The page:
Mr. Thrifty’s Proven Strategies to Save Money on Air Travel

How to save money on air travel

Yes, savers, it is possible to save money on air travel without compromising your travel plans.  We’re not here to repeat the rather obvious advice you will read at other websites – fly indirect, travel in the offseason, use frequent flyer miles (!), etc. And, The Ultimate Guide to Low-Cost Airlines remains a must read.   Rather, if you want to save money on air travel by travelling where you want, when you want, follow along for Mr. Thrifty’s proven strategies.    First, some reality: (1) these strategies are not a silver bullet – they will not work all of the time, but they work frequently enough that they are worth trying and (2) you are most likely to save when booking international flights (there are only so many ways of saving when booking a flight from Ottawa to Moose Jaw).  With that said…..

Use a Meta Search Engine.  

Airline websites are good and you may ultimately choose to book your travel directly on an airline’s website but the key to saving money on air travel is to start off with a meta search engine.  Mr. Thrifty’s search engine of choice is Google Flights.  Use Google Flight’s Calendar View (hint: Tuesday and Wednesday are generally the cheapest days to fly, followed by Thursday and Saturday) and Price Tracker functions, which will allow you to sign up and receive an automatic notification when the price for your selected route changes. Skyscanner is also a good choice, particularly for travel within Europe.

Price Both Round Trip and One-Way Options

Even if you are flying round trip, pricing two one-way tickets will give you more potential options and will allow you to potentially save money by flying on a different airline for each leg of your trip.

Price Tickets in More than One Currency.

Check the International Edition of an Airline Website.

Google Flights will automatically check the price on the Canadian and U.S. (or International) editions of an airline’s website and, depending on how volatile the Canadian Dollar has been, you may be able to save substantial money on air travel just by exploiting the differences in the exchange rate applied to your ticket.  If you find a deal in another currency, double check the Google Flight price on a site such as Expedia or Priceline – Mr. and Mrs. Thrifty frequently travel between Canada and the U.S. and sometimes have found multiple USD prices on the same flight, varying by as much as 15% between sites.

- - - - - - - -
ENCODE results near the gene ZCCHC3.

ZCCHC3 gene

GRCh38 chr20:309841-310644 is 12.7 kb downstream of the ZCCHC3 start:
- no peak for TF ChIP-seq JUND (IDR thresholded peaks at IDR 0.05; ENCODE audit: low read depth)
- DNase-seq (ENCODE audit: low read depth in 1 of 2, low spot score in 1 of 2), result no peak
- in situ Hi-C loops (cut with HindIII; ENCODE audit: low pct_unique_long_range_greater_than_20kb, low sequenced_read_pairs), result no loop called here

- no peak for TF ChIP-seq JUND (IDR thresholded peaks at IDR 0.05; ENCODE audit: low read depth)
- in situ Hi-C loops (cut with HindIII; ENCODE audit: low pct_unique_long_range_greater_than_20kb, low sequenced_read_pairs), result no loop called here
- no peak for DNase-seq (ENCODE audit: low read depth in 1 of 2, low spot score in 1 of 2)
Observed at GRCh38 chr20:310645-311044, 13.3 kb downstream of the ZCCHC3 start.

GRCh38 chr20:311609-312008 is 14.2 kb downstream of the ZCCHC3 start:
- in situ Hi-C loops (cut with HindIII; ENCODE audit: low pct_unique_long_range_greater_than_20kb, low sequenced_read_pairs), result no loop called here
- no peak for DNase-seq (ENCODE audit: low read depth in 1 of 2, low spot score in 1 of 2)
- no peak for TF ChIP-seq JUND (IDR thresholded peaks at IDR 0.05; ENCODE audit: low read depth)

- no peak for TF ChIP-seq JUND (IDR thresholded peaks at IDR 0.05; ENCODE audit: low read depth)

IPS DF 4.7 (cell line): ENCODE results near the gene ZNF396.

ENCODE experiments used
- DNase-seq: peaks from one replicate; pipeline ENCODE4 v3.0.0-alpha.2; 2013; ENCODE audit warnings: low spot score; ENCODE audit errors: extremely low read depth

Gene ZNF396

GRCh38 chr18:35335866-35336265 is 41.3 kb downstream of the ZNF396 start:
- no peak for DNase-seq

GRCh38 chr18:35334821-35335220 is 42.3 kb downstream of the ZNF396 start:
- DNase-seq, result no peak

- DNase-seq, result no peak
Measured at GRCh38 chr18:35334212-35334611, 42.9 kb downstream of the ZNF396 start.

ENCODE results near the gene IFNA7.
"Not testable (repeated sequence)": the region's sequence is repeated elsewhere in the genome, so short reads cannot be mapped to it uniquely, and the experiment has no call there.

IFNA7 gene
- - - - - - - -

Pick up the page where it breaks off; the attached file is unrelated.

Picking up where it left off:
Use a Credit Card that Does Not Charge a Foreign Currency Conversion Fee.

If you do book in a non-Canadian currency, Mr. Thrifty recommends using a credit card that does not charge a foreign currency conversion fee – after all, there is no point in saving money on air travel only to hand that deal over to your credit card company. If you are booking in U.S. Dollar on the U.S. edition of an airline’s website, consider using a U.S. Dollar Credit Card.

Sign Up for Alerts from Different Travel Sites.

The days of airfares changing once or twice a week when the airlines uploaded fares to their websites are long gone. Pricing is dynamic. Fares can change by the minute. Give yourself a chance against the airline pricing strategies by taking advantage of the tools that exist. The Google Flights Price Tracker is one tool.

Mr. Thrifty also recommends signing up for alerts from the “Y” Sites, which track deals originating from your local airport. Mr. Thrifty is partial to Yow Deals however there are deal sites specific to Montreal (YUL), Toronto (YYZ) and others. Mr. Thrifty recently booked a returned ticket from Ottawa to India for an astonishingly low price $446, thanks to an alert from Yow Deals.

Scott’s Cheap Flights, recently mentioned in this New York Times article, is another source of deals on international travel. Similar to the “Y” Sites, you register for deal alerts by specifying your departure airport(s) of choice. Scott and his team then do the rest of the work and send you an e-mail alert when a deal arises. Scott has a free basic membership as well as a premium membership (which costs $49 per year). According to this review from The Points Guy, the free membership gets you about 1/3 of the deal alerts as the subscription service, and you get them a bit later than premium members. But you can’t beat free!

Consider a Restricted Fare, Particularly for a Short Haul Flight